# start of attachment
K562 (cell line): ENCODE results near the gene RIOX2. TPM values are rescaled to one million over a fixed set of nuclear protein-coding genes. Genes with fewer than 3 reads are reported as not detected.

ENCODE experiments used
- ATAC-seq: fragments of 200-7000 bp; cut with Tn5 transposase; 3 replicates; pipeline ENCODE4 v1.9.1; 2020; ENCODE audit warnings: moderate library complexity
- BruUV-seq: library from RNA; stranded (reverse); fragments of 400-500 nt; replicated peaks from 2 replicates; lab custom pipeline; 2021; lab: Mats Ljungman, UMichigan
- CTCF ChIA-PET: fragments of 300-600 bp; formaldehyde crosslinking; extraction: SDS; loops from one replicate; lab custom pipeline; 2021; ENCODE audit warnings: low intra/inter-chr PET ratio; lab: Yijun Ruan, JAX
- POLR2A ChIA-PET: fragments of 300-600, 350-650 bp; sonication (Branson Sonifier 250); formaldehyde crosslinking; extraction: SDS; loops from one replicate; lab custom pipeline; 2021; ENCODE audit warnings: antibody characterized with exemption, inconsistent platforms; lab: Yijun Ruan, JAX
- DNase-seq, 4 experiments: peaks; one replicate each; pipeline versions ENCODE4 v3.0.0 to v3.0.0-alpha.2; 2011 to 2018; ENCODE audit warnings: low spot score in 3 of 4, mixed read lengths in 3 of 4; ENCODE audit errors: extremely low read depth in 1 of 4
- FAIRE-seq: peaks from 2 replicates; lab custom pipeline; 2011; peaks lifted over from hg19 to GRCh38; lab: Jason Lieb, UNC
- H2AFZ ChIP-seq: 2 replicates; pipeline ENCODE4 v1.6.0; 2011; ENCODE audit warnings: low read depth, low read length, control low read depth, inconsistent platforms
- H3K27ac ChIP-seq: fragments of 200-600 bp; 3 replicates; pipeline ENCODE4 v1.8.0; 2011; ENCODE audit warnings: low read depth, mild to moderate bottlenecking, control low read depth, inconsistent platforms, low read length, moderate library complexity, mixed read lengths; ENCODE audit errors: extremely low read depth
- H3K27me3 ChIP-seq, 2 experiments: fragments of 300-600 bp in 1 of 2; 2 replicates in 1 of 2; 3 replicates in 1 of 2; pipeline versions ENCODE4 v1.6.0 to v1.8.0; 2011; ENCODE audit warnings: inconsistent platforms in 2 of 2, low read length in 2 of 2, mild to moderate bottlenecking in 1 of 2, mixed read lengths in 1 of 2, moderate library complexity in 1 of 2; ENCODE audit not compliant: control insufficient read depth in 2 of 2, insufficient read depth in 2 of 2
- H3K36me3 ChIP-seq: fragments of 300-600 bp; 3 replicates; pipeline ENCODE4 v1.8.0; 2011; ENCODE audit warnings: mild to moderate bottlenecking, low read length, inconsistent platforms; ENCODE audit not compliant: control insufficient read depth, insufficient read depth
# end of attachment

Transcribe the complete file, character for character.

K562 (cell line): ENCODE results near the gene RIOX2. TPM values are rescaled to one million over a fixed set of nuclear protein-coding genes. Genes with fewer than 3 reads are reported as not detected.

ENCODE experiments used
- ATAC-seq: fragments of 200-7000 bp; cut with Tn5 transposase; 3 replicates; pipeline ENCODE4 v1.9.1; 2020; ENCODE audit warnings: moderate library complexity
- BruUV-seq: library from RNA; stranded (reverse); fragments of 400-500 nt; replicated peaks from 2 replicates; lab custom pipeline; 2021; lab: Mats Ljungman, UMichigan
- CTCF ChIA-PET: fragments of 300-600 bp; formaldehyde crosslinking; extraction: SDS; loops from one replicate; lab custom pipeline; 2021; ENCODE audit warnings: low intra/inter-chr PET ratio; lab: Yijun Ruan, JAX
- POLR2A ChIA-PET: fragments of 300-600, 350-650 bp; sonication (Branson Sonifier 250); formaldehyde crosslinking; extraction: SDS; loops from one replicate; lab custom pipeline; 2021; ENCODE audit warnings: antibody characterized with exemption, inconsistent platforms; lab: Yijun Ruan, JAX
- DNase-seq, 4 experiments: peaks; one replicate each; pipeline versions ENCODE4 v3.0.0 to v3.0.0-alpha.2; 2011 to 2018; ENCODE audit warnings: low spot score in 3 of 4, mixed read lengths in 3 of 4; ENCODE audit errors: extremely low read depth in 1 of 4
- FAIRE-seq: peaks from 2 replicates; lab custom pipeline; 2011; peaks lifted over from hg19 to GRCh38; lab: Jason Lieb, UNC
- H2AFZ ChIP-seq: 2 replicates; pipeline ENCODE4 v1.6.0; 2011; ENCODE audit warnings: low read depth, low read length, control low read depth, inconsistent platforms
- H3K27ac ChIP-seq: fragments of 200-600 bp; 3 replicates; pipeline ENCODE4 v1.8.0; 2011; ENCODE audit warnings: low read depth, mild to moderate bottlenecking, control low read depth, inconsistent platforms, low read length, moderate library complexity, mixed read lengths; ENCODE audit errors: extremely low read depth
- H3K27me3 ChIP-seq, 2 experiments: fragments of 300-600 bp in 1 of 2; 2 replicates in 1 of 2; 3 replicates in 1 of 2; pipeline versions ENCODE4 v1.6.0 to v1.8.0; 2011; ENCODE audit warnings: inconsistent platforms in 2 of 2, low read length in 2 of 2, mild to moderate bottlenecking in 1 of 2, mixed read lengths in 1 of 2, moderate library complexity in 1 of 2; ENCODE audit not compliant: control insufficient read depth in 2 of 2, insufficient read depth in 2 of 2
- H3K36me3 ChIP-seq: fragments of 300-600 bp; 3 replicates; pipeline ENCODE4 v1.8.0; 2011; ENCODE audit warnings: mild to moderate bottlenecking, low read length, inconsistent platforms; ENCODE audit not compliant: control insufficient read depth, insufficient read depth